This awesome diagram/map of beer styles adorned one of the taproom walls.

The view from outside is very deceiving, especially from the road where the brewery is located. Whereas Czig Meister and Manskirt are quite visible, Jersey Girl is an office park environment. Like Kane and Conclave, you have to know to look for the brewery. That outer view of the brewery is in complete contrast to the taproom inside, which is inviting and very well-constructed. It feels almost like a neighborhood bar. There’s plenty of seating at the bar, at tables, and side tables where you can view the brewing equipment.

The evening of my visit, the brewery was quite busy. Admittedly, Jersey Girl was the last of five breweries I visited that day, so my perception may be slightly skewed. But the impression that sticks in my memory is of a relaxed, welcoming atmosphere where many people were chatting and getting along quite nicely.

The tap list for the night of my visit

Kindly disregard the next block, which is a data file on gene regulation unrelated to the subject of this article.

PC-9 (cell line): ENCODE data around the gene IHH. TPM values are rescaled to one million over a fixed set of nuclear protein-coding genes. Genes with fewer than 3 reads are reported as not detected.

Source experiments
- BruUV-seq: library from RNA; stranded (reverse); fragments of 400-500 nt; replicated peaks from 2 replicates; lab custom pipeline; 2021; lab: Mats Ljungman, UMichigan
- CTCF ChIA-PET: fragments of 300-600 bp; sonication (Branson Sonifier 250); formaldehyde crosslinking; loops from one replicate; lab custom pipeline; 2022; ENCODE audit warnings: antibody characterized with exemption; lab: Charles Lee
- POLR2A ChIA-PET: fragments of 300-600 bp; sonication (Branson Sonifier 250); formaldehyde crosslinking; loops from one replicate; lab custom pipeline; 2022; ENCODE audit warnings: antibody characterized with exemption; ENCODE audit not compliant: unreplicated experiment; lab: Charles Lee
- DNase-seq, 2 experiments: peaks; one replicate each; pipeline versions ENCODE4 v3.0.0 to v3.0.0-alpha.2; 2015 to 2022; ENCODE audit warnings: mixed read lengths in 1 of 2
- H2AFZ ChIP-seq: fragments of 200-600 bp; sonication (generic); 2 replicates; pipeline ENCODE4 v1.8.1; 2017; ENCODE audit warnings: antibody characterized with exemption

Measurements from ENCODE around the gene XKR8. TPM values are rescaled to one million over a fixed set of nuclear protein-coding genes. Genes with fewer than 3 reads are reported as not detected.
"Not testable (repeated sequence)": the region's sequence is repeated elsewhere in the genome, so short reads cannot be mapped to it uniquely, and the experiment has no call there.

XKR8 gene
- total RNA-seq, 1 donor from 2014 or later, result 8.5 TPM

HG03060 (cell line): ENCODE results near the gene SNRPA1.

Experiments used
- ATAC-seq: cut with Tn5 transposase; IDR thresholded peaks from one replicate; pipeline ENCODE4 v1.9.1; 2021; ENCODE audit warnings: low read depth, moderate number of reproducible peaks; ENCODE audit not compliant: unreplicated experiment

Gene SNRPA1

The most important element of any brewery; as always, is the product/liquid/beer itself. As Chuck Araron says in the Daily Record article below, “It’s all about the beer. We’re in the beer business.” During my visit I had a flight of four beers on the lovely paddle in the shape of New Jersey pictured below. The first beer of the flight was King Gambrinus, an extremely well-made Belgian Tripel. Second was a big Coffee Stout, Wake Up and Smell the Coffee which was tasty bit slightly bitter and packed quite a punch at 10% ABV. The third beer in my flight was another Belgian offering, Abbey Dubbel Trouble, also well-made. Last was a very well-rounded porter, Madagascar. As the name implies, this beer is brewed with Madagascar Vanilla and the balance is spot-on. I’ve lamented vanilla beers that have way too much vanilla and this one doesn’t commit that sin.